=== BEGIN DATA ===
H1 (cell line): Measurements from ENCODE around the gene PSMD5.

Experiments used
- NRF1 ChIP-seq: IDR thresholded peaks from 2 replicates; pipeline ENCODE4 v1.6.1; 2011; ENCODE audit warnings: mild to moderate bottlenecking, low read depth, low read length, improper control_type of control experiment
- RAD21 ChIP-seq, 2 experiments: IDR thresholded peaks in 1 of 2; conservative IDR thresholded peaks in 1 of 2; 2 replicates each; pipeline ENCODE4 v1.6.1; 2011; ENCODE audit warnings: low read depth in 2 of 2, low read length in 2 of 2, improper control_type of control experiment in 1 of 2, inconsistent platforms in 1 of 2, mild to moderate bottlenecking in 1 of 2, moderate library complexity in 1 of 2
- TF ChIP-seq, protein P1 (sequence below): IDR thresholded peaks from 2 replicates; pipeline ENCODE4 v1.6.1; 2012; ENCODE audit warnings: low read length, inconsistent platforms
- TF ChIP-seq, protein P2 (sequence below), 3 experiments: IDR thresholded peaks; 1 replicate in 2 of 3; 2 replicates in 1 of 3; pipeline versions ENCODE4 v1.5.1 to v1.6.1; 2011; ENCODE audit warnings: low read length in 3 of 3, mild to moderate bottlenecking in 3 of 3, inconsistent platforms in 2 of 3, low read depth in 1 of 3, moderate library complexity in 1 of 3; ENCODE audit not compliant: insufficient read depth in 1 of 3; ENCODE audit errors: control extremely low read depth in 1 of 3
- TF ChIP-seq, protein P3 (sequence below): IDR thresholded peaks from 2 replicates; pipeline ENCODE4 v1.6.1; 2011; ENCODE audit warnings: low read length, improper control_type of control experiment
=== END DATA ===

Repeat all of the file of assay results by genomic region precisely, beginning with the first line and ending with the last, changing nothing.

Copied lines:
H1 (cell line): Measurements from ENCODE around the gene PSMD5.

Experiments used
- NRF1 ChIP-seq: IDR thresholded peaks from 2 replicates; pipeline ENCODE4 v1.6.1; 2011; ENCODE audit warnings: mild to moderate bottlenecking, low read depth, low read length, improper control_type of control experiment
- RAD21 ChIP-seq, 2 experiments: IDR thresholded peaks in 1 of 2; conservative IDR thresholded peaks in 1 of 2; 2 replicates each; pipeline ENCODE4 v1.6.1; 2011; ENCODE audit warnings: low read depth in 2 of 2, low read length in 2 of 2, improper control_type of control experiment in 1 of 2, inconsistent platforms in 1 of 2, mild to moderate bottlenecking in 1 of 2, moderate library complexity in 1 of 2
- TF ChIP-seq, protein P1 (sequence below): IDR thresholded peaks from 2 replicates; pipeline ENCODE4 v1.6.1; 2012; ENCODE audit warnings: low read length, inconsistent platforms
- TF ChIP-seq, protein P2 (sequence below), 3 experiments: IDR thresholded peaks; 1 replicate in 2 of 3; 2 replicates in 1 of 3; pipeline versions ENCODE4 v1.5.1 to v1.6.1; 2011; ENCODE audit warnings: low read length in 3 of 3, mild to moderate bottlenecking in 3 of 3, inconsistent platforms in 2 of 3, low read depth in 1 of 3, moderate library complexity in 1 of 3; ENCODE audit not compliant: insufficient read depth in 1 of 3; ENCODE audit errors: control extremely low read depth in 1 of 3
- TF ChIP-seq, protein P3 (sequence below): IDR thresholded peaks from 2 replicates; pipeline ENCODE4 v1.6.1; 2011; ENCODE audit warnings: low read length, improper control_type of control experiment